If you’re localizing the content on your website, using machine translation (MT) can speed up the process and reduce the cost. But, is machine translation right for you?
In this post, we’ll look at what various machine translation processes involve, the technology behind machine translation engines and what form of machine translation is right for your content.
Choosing a machine translation engine
Machine translation has a very long history and the first translation engines were developed in the 1950s. Due to the fact that these engines have evolved over time, different MT approaches are available and old systems have been replaced by newer and more efficient models.
Now, when it comes to selecting MT engines, businesses have two main choices: generic MT engines and custom MT engines.
Generic MT engines
Generic MT engines like Google Translate, Microsoft Translate and Amazon Translate are not trained with data for a specific domain or topic. As a result, they’re best for general translations or translations that aren’t specific to an industry. They can often provide you with a good idea about what a section of text in another language says, but the translation is likely to contain problems with syntax and grammar.
Custom MT engines
On the other hand, custom MT engines are trained using specific data from your domain or niche. As a result, they create a more accurate MT output. However, although they can achieve an output that’s similar to what a human translator would create, they need to be allowed to read large volumes of already-translated target data that’s relevant to your domain. This is a time consuming and costly process.
Machine translation strategies and approaches
Successful machine translation approaches require a lot more than simply picking a machine translation engine. Your business will only succeed with MT if you adopt a strategy that works for you and the content you’re looking to translate.
1. Raw machine translation (RMT)
RMT is machine translation output that has not been reviewed or edited by a human translator.
With raw machine translation, the output is never perfect, but it does provide you with a passable overview. As a result, although it is never recommended for customer-facing content, it can be used for internal documentation where accuracy is not vital.
2. Machine translation with post editing (MTPE)
Machine translation with post-editing is a new form of MT and the ISO standard for the post-editing of machine translation output was only codified in 2017.
MTPE combines MT with human translation. Using this technique, content is first passed through an MT engine and is then reviewed by a human translator. This review process takes two forms:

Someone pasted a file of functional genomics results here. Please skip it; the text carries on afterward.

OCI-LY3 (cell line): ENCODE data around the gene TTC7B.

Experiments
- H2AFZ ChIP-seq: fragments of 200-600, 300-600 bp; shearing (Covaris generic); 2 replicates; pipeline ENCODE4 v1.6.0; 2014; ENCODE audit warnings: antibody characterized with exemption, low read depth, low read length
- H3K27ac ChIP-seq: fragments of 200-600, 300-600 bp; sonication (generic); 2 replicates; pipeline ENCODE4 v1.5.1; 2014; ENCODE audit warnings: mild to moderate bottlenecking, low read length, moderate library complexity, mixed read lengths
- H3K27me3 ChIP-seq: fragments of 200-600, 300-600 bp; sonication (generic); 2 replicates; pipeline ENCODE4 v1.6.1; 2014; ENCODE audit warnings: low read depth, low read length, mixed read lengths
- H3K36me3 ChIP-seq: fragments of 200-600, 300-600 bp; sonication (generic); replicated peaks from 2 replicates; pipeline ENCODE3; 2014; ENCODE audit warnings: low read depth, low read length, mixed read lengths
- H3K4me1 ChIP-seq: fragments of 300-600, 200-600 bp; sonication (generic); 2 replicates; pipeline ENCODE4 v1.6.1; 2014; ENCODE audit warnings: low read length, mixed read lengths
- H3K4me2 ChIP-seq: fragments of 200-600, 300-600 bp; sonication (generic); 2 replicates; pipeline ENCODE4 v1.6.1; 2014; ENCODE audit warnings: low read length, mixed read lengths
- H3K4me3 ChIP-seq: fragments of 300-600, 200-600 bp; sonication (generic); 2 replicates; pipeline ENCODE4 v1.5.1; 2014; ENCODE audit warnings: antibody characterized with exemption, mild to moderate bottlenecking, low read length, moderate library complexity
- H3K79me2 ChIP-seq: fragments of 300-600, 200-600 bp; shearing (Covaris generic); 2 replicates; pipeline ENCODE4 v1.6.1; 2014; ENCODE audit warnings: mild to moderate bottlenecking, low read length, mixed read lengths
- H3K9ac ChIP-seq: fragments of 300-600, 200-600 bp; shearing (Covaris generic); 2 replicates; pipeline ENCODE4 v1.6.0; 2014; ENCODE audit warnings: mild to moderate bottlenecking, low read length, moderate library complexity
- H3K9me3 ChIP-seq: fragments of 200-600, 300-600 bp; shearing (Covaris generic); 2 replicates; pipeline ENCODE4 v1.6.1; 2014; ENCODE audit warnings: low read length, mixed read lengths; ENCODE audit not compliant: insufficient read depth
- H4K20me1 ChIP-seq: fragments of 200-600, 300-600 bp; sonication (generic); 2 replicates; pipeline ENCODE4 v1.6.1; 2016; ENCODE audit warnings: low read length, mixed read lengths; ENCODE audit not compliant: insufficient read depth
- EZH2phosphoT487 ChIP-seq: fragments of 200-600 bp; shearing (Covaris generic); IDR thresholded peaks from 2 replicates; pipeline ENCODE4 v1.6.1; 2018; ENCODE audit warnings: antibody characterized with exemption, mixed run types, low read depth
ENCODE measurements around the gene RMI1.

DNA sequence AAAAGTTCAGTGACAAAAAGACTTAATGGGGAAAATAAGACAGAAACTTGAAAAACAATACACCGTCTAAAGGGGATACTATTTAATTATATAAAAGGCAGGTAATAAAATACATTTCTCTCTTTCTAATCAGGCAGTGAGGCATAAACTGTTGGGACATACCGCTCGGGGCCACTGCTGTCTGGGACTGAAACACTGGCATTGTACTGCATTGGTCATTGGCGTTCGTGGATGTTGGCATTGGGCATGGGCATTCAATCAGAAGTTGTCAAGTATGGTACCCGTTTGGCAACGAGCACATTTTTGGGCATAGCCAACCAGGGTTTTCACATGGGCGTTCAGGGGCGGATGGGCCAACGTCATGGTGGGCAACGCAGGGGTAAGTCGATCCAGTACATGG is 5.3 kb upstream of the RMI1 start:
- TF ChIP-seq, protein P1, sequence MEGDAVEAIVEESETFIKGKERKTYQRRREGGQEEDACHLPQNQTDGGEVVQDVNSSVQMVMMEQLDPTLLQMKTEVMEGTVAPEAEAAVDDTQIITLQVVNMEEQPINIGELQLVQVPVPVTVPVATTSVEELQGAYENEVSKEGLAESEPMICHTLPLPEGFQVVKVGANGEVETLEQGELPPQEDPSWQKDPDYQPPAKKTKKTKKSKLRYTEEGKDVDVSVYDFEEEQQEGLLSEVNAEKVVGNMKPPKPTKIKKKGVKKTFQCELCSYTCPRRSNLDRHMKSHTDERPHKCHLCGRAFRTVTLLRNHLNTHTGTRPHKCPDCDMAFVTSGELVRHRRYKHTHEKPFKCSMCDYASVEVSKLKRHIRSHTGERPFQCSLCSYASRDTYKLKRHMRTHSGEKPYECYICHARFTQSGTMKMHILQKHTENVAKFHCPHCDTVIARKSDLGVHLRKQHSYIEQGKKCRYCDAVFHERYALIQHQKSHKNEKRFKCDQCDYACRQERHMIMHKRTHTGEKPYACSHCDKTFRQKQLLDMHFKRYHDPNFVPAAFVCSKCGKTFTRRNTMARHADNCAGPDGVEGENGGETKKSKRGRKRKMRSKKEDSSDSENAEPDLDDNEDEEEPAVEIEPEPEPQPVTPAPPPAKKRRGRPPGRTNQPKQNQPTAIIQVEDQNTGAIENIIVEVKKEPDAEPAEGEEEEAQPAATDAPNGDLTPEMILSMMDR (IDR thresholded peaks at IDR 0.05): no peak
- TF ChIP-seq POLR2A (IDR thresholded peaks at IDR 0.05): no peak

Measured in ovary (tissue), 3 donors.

Full post-editing (FPE)
With FPE, raw MT is thoroughly reviewed and modified to ensure that there are no errors in the content. In addition, style, tone and cultural nuances are taken into consideration by the human translator.
In instances such as this, if your content is not suitable for MT, then it may take post-editors longer to correct your copy than it would to translate the source document from scratch.
Light post-editing (LPE)
With LPE, raw MT is only modified where absolutely necessary. Edits are only made to ensure that the output is legible and accurately conveys the meaning of the source document. As a result, the process is quicker and cheaper than FPE.
As machine translation with post-editing requires input from a human translator, it produces translations that are more accurate than those that use raw MT. As a result, it’s popular for customer-facing content and text that needs to take cultural context into account.
Implementing machine translation approaches
Once you’ve selected the correct machine translation strategies for your content, you need to think about implementing MT into your workflows. If you’d like more advice about how you can implement machine translation, then our consultancy services are perfect for you. Contact us today to learn more.
After finishing her studies in translation and interpreting, and her master´s degree on website and software localisation, in the North of Spain, Yolanda moved to the UK to start her career as a translation project manager. Always striving to learn more, Yolanda is so passionate about the localisation industry she has even undertaken a PhD to continue acquiring knowledge and developing important transferable skills. Always thinking ahead in every project, Yolanda is a great team player and has built a strong rapport with her clients, colleagues and translators. When it comes to handling a project, she is very proactive, highly organised and always looks after the client to deliver consistent quality work.